Most common home buying jargon explained
Are you a baffled first-time buyer? Here some of the key phrases you’ll need to know and what they mean.
The personal finance experts at The Money Pig have looked at the terms many first time buyers will hear, but may not understand to make the right decision.
This is a government tax based on land and property transactions. It is costly so factor it into your costs early on. Stamp duty is charged at different rates depending on the property. Due to the latest Covid-19 announcement, stamp duty has temporarily been cut until March 2021.
Freehold or leasehold
Freehold is the outright ownership of the property and the land its on. A leasehold is when you own a property for a fixed period of time. This usually applies to flats.
There are two main types of mortgage, a fixed rate mortgage and a tracker mortgage. The interest rate on a fixed rate mortgage is fixed for a period of time – usually between one to five years – so you know exactly how much will be coming out of your account each month. Once the fixed rate ends, you will move to a variable rate although you can apply for another fixed rate mortgage.
A tracker mortgage follows the Bank of England base rate. If the rate is low, you’ll save money. If it goes up, you’ll be paying more.
Repaying your mortgage
There are three ways you can repay your mortgage – a repayment mortgage, interest only mortgage or part repayment and part interest-only mortgage.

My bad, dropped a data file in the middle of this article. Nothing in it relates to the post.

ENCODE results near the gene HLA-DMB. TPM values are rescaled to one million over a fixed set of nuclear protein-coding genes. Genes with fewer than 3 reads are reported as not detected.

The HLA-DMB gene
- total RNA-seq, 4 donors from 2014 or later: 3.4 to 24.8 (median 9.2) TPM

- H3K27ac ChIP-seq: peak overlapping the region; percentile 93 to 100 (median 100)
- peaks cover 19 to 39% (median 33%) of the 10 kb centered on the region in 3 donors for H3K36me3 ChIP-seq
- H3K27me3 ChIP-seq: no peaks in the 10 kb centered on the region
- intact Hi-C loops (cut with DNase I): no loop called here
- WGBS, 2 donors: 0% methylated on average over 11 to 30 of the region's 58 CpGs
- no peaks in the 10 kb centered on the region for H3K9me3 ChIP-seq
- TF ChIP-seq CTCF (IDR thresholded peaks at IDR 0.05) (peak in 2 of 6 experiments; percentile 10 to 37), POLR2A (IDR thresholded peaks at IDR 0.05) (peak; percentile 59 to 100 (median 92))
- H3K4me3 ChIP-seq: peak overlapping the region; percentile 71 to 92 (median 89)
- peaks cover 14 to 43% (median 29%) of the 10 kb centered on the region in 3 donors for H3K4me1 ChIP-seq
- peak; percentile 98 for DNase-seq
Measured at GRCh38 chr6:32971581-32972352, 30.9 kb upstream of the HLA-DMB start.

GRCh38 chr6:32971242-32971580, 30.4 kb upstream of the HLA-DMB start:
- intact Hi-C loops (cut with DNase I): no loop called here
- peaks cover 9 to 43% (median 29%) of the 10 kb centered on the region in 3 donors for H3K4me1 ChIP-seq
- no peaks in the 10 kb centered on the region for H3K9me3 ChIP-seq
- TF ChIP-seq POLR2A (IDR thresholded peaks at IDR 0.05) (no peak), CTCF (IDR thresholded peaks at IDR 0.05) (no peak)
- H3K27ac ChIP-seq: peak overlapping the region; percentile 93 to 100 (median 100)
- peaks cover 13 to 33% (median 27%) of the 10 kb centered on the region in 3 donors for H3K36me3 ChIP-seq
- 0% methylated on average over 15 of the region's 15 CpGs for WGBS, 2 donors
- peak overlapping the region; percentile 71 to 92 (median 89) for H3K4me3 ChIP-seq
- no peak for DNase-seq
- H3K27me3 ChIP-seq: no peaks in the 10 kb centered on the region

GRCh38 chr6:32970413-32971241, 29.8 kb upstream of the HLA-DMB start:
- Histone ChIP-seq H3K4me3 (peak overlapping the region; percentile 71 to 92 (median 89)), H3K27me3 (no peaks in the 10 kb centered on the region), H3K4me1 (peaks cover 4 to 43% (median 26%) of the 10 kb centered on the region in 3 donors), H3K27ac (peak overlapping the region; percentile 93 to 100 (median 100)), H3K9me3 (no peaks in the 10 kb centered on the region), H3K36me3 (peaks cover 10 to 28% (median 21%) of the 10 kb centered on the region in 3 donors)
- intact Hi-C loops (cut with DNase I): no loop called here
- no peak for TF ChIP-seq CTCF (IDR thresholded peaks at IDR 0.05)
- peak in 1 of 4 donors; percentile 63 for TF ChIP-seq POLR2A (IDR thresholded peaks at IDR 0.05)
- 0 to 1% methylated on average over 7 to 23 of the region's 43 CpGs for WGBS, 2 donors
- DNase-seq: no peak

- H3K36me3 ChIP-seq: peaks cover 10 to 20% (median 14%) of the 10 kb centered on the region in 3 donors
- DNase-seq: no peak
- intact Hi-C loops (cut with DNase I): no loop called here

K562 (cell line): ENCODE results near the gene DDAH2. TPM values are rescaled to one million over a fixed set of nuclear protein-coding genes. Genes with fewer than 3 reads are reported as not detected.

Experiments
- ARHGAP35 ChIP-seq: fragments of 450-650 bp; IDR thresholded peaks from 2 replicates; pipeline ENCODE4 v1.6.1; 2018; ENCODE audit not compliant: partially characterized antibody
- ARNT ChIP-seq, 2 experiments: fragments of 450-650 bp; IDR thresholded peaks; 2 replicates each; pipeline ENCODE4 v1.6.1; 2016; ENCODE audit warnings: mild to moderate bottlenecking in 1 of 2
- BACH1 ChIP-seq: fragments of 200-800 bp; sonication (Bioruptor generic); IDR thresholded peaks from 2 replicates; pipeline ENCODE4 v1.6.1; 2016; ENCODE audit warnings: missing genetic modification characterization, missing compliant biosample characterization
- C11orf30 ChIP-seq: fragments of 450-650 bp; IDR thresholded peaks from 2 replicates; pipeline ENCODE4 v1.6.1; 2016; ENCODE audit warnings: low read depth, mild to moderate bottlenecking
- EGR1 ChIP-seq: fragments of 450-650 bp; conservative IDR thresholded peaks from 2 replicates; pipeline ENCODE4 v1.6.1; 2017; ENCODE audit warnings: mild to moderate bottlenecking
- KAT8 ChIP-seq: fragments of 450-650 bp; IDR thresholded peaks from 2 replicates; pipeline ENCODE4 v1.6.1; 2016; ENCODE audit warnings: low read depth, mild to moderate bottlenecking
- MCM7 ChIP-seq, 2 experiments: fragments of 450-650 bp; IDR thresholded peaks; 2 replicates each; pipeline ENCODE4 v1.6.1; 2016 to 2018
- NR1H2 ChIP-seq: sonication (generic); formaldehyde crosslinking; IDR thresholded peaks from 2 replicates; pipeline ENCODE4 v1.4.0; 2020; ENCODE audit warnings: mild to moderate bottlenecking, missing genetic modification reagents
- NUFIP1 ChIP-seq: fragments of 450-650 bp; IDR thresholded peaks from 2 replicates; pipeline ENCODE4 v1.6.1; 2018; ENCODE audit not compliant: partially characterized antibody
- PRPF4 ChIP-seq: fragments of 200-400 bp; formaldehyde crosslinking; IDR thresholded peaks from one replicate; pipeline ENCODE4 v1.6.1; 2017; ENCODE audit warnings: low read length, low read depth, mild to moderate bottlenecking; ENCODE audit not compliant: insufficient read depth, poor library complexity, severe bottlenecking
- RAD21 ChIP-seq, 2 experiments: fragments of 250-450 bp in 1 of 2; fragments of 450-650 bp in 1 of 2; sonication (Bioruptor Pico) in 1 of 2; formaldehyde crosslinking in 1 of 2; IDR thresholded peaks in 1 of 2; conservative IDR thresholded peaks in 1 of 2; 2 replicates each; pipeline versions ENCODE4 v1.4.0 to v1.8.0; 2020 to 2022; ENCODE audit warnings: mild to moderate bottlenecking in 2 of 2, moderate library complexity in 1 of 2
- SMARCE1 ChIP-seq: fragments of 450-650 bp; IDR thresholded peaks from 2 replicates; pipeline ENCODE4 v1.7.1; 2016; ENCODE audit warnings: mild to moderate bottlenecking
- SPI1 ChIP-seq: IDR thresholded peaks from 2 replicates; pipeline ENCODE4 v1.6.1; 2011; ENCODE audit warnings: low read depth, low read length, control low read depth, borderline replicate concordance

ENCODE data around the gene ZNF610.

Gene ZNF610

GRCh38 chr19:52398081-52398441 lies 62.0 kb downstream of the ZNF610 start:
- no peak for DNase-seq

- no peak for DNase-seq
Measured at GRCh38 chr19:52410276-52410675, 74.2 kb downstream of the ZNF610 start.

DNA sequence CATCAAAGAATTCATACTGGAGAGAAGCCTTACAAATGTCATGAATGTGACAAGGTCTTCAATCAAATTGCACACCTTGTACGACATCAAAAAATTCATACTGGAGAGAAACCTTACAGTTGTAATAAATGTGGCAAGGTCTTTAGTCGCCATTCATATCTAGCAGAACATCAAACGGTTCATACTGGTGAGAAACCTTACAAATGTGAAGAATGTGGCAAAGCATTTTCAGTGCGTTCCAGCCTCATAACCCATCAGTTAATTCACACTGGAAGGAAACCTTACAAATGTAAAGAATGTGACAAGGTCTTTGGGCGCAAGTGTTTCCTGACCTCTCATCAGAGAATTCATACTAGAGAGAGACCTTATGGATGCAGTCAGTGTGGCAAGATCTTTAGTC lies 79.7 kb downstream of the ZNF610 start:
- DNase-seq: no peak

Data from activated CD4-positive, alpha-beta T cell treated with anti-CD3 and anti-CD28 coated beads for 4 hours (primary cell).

A repayment mortgage is where you pay extra each month on top of the interest. This extra pays off the loan over the life of the mortgage.
An interest only mortgage is when each month you pay off the interest with the mortgage loan being repaid at an agreed time in the future. You do need to have a plan in place to pay off that loan.
A part-repayment and part interest-only mortgage combines both type of repayment with your mortgage being split into capital and interest repayment and interest-only repayment. This means at the end of the term you’ll still have a lump sum to pay off.
A house survey is recommended to any first-time buyer on the property that they are intending to purchase. There are different levels of survey you can get depending on the needs of the property (how old it is for example). This will then identify any significant problems with the property and will properly inform your decision.
This is offered by registered social landlords or local authorities. You buy a share of the property and then pay rent of the other bit. You can keep buying shares until you own the whole property.
This is the sum you put down initially. The banks and building societies normally ask for at least a 5 percent deposit.
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